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Refractive Surgery | May 2023

Contact Lens Cessation Policy for Refractive Surgery

It is high time to reevaluate discontinuation protocols.

Preoperative soft contact lens (SCL) cessation has been part of the corneal refractive surgery protocol for decades. In the original FDA excimer laser trials conducted more than 2 decades ago, the SCL cessation period before assessment and surgery ranged from 3 days to 2 weeks. Currently, the FDA website and the United Kingdom’s Royal College of Ophthalmologists recommend cessation periods of 2 weeks and 1 day, respectively. This wide discrepancy and a lack of specific guidelines reflect the paucity of studies underlying the requirements.

Discontinuing SCL wear before testing and surgery can greatly inconvenience patients. A review of the protocol is long overdue.


Most studies of corneal changes after CL discontinuation were conducted more than 13 years ago.1-8 The studies focused primarily on changes in topography1-4 and pachymetry5,6 or dealt with rigid CLs.7,8 The few recent studies on SCL discontinuation revealed no significant changes in biometry,9 but a small study found corneal warpage in one-third of eyes that took 1 to 3 weeks to resolve.10 Lloyd-McKernan et al reported that SCL cessation 2 weeks and 1 day before corneal refractive surgery did not adversely affect refractive outcomes when compared to the control group.11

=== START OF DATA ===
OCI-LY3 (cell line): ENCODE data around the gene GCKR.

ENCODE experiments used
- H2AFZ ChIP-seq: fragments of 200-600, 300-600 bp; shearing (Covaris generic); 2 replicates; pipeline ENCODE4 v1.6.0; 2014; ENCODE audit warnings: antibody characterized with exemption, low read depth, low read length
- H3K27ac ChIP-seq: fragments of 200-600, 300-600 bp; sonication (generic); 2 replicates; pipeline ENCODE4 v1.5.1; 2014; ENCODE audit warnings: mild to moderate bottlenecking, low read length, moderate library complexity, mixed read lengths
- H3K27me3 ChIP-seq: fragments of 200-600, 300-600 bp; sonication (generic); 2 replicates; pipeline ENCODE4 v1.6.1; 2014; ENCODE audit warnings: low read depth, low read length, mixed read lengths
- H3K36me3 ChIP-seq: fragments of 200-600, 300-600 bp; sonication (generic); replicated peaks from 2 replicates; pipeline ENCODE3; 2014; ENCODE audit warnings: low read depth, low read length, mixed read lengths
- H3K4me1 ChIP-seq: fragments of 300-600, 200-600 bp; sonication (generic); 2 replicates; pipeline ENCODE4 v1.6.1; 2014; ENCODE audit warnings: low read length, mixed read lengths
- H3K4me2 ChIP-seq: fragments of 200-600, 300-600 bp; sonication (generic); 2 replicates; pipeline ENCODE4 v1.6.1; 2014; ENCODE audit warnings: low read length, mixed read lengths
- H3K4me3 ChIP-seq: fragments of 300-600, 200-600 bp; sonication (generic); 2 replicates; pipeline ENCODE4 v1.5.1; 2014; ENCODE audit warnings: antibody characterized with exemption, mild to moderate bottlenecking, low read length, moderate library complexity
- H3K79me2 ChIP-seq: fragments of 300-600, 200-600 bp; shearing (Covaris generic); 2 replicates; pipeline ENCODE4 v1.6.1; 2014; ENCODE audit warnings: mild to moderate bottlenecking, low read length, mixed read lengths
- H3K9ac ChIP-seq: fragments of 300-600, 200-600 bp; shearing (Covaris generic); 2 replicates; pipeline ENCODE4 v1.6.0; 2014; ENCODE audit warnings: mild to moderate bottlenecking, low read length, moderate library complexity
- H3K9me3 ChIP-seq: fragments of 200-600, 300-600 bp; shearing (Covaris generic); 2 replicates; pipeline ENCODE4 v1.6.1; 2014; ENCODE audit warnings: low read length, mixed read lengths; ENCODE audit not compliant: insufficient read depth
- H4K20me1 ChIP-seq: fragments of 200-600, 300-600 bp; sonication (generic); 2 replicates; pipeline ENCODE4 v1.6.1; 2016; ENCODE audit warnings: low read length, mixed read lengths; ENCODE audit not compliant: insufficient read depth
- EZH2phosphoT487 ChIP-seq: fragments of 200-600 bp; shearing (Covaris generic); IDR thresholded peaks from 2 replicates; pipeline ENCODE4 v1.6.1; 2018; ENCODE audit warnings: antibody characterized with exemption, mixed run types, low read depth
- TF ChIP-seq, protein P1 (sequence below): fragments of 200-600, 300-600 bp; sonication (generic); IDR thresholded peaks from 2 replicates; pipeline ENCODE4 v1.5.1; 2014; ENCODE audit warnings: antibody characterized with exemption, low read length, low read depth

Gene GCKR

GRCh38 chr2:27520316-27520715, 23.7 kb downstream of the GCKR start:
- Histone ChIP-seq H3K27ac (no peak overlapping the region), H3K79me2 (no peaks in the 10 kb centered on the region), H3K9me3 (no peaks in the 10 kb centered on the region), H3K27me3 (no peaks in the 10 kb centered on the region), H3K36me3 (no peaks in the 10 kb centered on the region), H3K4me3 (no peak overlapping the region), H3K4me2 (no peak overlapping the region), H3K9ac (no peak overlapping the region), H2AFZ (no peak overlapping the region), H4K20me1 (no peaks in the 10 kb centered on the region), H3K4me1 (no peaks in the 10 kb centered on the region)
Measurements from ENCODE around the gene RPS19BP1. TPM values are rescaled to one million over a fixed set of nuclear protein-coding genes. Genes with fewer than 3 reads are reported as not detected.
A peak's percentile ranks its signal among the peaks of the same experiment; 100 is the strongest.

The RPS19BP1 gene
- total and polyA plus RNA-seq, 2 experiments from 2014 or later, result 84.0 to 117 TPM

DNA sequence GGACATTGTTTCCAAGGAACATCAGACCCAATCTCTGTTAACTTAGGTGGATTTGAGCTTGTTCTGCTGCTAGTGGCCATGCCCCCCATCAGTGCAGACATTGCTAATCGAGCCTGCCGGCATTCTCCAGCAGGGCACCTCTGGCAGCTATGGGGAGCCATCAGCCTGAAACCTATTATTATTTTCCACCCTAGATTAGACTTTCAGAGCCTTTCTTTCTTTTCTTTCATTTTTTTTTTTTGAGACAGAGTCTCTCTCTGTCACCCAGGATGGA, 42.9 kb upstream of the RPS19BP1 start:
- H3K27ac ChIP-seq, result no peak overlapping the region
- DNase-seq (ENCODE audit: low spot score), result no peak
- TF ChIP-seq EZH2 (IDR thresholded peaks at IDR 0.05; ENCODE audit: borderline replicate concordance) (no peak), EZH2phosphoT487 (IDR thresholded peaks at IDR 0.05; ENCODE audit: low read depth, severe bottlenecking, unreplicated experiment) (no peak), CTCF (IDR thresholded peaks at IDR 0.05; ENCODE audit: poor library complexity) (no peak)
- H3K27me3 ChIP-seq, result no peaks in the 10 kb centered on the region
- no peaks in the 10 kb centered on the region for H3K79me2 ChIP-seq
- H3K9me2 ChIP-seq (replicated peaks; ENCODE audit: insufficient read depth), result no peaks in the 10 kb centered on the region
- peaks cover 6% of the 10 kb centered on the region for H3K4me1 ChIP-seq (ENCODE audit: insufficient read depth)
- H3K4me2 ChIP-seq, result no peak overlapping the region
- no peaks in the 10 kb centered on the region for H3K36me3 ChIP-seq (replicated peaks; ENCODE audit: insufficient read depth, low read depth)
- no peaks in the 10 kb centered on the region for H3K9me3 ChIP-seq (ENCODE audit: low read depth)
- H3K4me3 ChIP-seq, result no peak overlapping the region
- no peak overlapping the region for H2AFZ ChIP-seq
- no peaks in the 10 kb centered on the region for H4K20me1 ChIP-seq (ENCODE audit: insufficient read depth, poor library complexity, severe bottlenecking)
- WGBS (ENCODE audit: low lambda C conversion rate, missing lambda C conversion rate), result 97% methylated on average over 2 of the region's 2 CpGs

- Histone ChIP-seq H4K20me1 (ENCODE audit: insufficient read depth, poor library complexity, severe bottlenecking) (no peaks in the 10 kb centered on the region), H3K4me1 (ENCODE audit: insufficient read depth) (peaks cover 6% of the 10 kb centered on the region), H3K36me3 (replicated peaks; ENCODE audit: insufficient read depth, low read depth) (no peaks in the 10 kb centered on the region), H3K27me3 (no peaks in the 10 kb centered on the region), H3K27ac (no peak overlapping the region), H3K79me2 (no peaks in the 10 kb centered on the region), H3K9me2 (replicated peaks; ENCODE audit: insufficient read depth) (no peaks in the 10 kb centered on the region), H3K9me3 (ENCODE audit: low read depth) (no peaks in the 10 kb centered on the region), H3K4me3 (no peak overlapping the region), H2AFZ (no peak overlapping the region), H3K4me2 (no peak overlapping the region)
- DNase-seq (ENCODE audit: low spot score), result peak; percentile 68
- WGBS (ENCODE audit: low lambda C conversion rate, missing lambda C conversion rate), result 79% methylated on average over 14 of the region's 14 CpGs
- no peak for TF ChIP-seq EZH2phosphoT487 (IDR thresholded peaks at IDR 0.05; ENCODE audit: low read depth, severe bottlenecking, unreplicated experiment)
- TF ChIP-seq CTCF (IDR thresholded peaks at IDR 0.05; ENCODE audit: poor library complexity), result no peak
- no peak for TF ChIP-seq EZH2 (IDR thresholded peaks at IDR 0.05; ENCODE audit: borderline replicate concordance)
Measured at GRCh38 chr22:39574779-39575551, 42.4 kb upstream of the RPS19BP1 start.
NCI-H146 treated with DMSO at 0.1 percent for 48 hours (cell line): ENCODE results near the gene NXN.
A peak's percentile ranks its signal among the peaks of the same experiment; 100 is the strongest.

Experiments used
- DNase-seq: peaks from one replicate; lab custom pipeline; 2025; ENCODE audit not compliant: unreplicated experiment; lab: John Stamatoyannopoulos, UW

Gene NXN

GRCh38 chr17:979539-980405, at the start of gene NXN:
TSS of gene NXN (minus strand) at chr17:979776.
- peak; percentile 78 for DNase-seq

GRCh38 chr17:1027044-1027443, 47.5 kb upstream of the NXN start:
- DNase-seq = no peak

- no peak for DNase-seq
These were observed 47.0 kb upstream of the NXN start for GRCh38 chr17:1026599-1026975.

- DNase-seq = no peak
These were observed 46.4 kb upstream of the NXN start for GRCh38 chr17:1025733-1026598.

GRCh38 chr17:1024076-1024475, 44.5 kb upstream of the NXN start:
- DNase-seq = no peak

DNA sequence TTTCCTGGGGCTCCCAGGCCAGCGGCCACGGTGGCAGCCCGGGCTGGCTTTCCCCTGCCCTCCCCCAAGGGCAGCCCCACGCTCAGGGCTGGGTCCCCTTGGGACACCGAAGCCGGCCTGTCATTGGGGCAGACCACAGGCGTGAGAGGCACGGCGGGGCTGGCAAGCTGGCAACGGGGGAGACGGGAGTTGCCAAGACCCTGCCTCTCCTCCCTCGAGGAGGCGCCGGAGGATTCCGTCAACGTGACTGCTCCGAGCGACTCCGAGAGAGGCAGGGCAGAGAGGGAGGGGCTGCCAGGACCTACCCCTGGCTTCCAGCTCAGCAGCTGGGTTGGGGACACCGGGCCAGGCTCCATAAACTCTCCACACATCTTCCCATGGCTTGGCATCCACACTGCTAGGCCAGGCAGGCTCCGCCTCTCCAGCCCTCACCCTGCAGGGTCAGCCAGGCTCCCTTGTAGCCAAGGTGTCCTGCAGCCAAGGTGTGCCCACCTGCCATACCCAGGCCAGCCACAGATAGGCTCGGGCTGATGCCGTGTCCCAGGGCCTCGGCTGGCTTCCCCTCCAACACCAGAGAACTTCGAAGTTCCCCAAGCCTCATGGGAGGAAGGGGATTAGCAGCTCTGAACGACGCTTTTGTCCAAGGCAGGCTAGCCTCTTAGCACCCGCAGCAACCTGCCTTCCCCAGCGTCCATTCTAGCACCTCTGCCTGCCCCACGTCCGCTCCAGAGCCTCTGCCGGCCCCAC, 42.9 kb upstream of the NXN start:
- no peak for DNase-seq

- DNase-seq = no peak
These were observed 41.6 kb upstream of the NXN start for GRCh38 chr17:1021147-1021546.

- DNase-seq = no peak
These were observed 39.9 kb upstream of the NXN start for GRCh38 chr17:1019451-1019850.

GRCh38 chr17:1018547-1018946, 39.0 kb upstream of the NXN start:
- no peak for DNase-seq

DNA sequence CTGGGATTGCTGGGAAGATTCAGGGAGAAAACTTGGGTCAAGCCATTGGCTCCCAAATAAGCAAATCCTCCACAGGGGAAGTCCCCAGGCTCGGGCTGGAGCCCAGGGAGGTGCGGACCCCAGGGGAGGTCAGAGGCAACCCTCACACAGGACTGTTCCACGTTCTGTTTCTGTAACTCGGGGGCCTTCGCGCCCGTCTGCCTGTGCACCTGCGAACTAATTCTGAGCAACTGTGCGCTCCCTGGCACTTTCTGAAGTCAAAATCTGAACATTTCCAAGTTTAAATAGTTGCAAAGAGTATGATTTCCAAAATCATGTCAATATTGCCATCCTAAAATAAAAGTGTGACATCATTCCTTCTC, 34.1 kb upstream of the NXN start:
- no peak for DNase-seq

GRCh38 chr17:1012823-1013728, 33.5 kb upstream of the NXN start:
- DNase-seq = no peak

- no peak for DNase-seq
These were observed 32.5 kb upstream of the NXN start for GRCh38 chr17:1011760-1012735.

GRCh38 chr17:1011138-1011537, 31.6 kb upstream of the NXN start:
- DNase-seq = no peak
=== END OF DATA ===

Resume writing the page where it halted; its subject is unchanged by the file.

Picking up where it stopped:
Only recently have large studies on the results of corneal refractive surgery after short-term SCL discontinuation been reported. In 2020, Shehadeh-Mashor et al published the most definitive study to date on the subject.12 The retrospective review assessed 20,000 eyes after three different periods of SCL cessation—less than 24 hours, 1 to 3 days, and more than 3 days—with a spectacle-use group serving as controls. After adjusting for baseline variables, the efficacy index after PRK was significantly lower among eyes in which the period of SCL discontinuation was less than 24 hours. No differences, however, were found in the predictability and safety indexes between eyes (Figure 1). In the LASIK group, after adjusting for baseline variables, no significant difference was found for any of the outcomes (Figure 2).

Figure 1. PRK outcomes after corneal refractive surgery.

Figure 2. LASIK outcomes after corneal refractive surgery.

Figures 1 and 2 reprinted with permission from Shehadeh-Mashor R, Mimouni M, Shapira Y, Sela T, Munzer G, Kaiserman I. Duration of contact lens removal before myopic refractive surgery. Eur J Ophthalmology. 2021;31(4):16-95-1699.

A retrospective study in 2017 evaluated refractive results 1 month after LASIK in 4,133 eyes.13 The periods of SCL cessation were 1, 2, 3, 4 to 13, and greater than 14 days. No clinically significant differences in visual results, predictability, changes in BCVA, or patient satisfaction were found (Figure 3).